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Behind the Science: Lotus Vermeer

A born adventurer, when she isn’t behind a computer or trekking the island, Dr. Vermeer scuba dives, mountain bikes, hikes the Los Padres National Forest with her infant son and trains horses. Here Dr. Vermeer stops to chat with us about her lifelong love affair with islands.
"There was a very real possibility that the Santa Cruz Island fox was going extinct."

Lotus Vermeer, Santa Cruz Island project director

Nature.org:

Is it true you’ve always worked on islands?

Lotus Vermeer:

Yes, the adventures started when I was six years old. My father was a seabird ecologist with the Canadian Wildlife Service, and he took me with him in summers to islands off the northwest tip of Vancouver Island, within an area now referred to as the Great Bear Rainforest. A helicopter would drop us off in June and pick us up in August. We lived in an 8’ x 10’ tool shed with no electricity and no running water.

Nature.org:

What other islands have you worked on?

Lotus Vermeer:

I spent a decade in the eastern Caribbean running a marine turtle conservation, research and education program. I got my PhD studying the growth and distribution of seagrasses in the area. They play an important conservation role in coastal habitats by supplying food for a variety of animals, filtering water contaminants, stabilizing erosion and providing habitat for fish and other marine life. I also did some side work on small islands in the Philippines.

Nature.org:

What fascinates you about working on islands?

Lotus Vermeer:

The stakes are much higher on islands. The isolation and lack of connection that islands have lead to a higher rate of endemism—unique species found nowhere else—so if a disease or unexpected event occurs, it can wipe out an entire species. While the risks can be greater, the rewards are greater too.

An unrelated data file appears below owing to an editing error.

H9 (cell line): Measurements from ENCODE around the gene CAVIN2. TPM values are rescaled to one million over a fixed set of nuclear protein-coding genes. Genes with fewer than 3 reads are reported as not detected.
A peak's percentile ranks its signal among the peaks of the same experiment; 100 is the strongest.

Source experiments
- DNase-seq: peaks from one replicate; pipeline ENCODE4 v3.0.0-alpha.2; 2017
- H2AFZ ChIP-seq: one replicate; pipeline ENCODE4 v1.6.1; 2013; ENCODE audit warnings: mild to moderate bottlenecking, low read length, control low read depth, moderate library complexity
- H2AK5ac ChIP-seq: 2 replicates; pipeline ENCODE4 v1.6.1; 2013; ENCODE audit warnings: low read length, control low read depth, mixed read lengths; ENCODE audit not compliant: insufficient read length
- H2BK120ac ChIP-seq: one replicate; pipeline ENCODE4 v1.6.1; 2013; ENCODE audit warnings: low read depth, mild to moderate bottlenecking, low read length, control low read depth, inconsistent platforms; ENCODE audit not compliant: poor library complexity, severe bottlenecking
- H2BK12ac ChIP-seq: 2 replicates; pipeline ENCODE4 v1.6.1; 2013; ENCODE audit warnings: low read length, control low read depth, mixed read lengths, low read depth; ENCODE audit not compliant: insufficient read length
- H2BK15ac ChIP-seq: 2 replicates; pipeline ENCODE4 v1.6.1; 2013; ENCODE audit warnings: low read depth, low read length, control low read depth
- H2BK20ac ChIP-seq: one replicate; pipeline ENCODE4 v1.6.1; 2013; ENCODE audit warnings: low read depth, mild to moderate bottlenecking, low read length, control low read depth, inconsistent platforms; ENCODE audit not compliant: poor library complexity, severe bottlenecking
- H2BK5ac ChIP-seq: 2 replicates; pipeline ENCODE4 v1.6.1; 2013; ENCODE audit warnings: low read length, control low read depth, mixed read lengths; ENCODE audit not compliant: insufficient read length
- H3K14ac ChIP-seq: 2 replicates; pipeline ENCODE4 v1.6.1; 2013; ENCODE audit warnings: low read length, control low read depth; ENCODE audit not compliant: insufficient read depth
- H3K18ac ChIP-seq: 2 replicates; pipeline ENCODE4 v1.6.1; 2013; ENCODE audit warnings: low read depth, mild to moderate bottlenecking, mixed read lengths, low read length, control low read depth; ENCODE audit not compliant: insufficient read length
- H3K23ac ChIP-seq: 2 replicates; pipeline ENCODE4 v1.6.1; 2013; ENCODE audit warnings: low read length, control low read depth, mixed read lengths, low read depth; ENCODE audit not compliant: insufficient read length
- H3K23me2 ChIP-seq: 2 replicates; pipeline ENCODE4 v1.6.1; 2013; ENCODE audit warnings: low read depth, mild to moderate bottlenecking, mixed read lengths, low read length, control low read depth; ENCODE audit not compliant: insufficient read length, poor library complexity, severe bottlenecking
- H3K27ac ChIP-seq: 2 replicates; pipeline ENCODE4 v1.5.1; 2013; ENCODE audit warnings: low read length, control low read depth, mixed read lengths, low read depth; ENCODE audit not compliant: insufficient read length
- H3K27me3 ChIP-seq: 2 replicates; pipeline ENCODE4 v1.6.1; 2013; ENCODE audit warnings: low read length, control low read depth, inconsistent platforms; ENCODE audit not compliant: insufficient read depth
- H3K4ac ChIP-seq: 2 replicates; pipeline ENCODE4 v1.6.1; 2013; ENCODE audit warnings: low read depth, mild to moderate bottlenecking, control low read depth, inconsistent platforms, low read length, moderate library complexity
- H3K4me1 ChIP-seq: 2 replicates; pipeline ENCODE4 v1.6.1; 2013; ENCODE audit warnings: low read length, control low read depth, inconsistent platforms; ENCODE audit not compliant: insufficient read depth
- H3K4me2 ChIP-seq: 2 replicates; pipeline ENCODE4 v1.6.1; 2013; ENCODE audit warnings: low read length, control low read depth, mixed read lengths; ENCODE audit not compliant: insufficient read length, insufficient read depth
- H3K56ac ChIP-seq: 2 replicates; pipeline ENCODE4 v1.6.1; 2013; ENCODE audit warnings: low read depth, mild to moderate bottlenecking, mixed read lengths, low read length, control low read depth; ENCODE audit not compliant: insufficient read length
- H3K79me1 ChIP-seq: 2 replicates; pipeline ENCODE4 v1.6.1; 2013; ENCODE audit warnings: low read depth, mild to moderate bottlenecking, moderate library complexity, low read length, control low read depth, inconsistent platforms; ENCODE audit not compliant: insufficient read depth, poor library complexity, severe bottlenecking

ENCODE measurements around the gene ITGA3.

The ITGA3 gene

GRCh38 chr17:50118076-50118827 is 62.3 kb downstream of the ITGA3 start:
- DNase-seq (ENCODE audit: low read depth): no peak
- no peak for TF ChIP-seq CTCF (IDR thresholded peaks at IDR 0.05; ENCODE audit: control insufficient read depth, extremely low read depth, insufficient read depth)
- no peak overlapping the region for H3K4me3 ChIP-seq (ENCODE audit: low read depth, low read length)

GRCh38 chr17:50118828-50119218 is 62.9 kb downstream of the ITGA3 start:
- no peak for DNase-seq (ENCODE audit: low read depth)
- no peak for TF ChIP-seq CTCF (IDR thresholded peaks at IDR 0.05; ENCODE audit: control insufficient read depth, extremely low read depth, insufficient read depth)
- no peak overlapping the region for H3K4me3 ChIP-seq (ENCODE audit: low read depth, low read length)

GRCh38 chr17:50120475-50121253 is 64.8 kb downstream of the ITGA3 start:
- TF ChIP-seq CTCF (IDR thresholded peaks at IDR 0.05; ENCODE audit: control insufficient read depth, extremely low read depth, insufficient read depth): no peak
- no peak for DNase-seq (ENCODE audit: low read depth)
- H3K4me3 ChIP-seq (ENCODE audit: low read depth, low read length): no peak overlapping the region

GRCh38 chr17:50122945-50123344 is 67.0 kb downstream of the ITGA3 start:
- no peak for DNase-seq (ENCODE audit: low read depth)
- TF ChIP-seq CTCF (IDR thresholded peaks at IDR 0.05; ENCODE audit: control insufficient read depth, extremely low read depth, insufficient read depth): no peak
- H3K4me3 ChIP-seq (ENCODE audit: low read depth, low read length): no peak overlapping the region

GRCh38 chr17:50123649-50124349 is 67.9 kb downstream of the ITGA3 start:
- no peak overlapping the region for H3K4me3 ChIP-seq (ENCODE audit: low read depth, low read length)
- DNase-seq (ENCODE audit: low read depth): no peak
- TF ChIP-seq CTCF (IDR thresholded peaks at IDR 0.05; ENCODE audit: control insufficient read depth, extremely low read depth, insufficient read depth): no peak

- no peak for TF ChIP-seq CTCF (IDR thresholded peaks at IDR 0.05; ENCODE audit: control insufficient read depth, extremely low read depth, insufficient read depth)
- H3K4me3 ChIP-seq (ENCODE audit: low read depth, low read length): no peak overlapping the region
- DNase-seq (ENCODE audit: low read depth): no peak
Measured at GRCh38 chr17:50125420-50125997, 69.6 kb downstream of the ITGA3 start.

Nature.org:

You started working on Santa Cruz Island seven years ago. What kinds of rewards have you seen?

Lotus Vermeer:

There was a very real possibility that the Santa Cruz Island fox was going extinct. We ramped up our efforts to save them, and today we have more than 1,200 foxes on the island. That’s more than a twelvefold increase in the population. It’s fabulous to see that scale of recovery for a species in such a short period of time.
The same goes for the re-establishment of bald eagles. We now have four nesting pairs on Santa Cruz Island (see them live on the webcam!) and two on neighboring Santa Rosa Island. Since we removed the feral pigs and sheep from the island, I’m seeing wildflowers I’ve never seen before; the oak trees are coming back; and dense buckwheat covers the once barren hillsides. Experiencing these comebacks makes all the hard work and long hours incredibly worthwhile.

Nature.org:

What are your favorite experiences on Santa Cruz Island?

Lotus Vermeer:

There are so many. A few months after all of the feral pigs had been removed, I hiked to the top of Sierra Blanca, one of the highest points on the island, and I saw little island live-forevers (a succulent plant) and island buckwheat sprouting out of bare ground that still bore the scars from pig-rooting activities. I knew I was witnessing some of the first signs of native habitat recovery, and I was awed by the beauty.
Another powerful memory I have is when we released one of the last foxes from our captive breeding program; I watched it bound away and disappear into the chaparral. This was a monumental moment for me, since the closure of the captive breeding facilities marked a very significant stage in the recovery of the foxes. The release of the last of the captive foxes indicated we had turned the corner on our recovery efforts.

Nature.org:

If you could change anything about working on islands, what would it be?

Lotus Vermeer:

I would change how difficult the logistics are. It’s not just the science and the conservation work that are challenging on islands; it’s the getting there and then putting in place and managing the operations to facilitate the work. I work in these wild, wonderful, remote places, but that’s also what makes them so challenging.


About the Interviewee

Lotus Vermeer is the Conservancy’s Santa Cruz Island project director. With her PhD in marine biology from renowned research institute Dalhousie University, Dr. Vermeer has dedicated her career to conserving and restoring island ecosystems.

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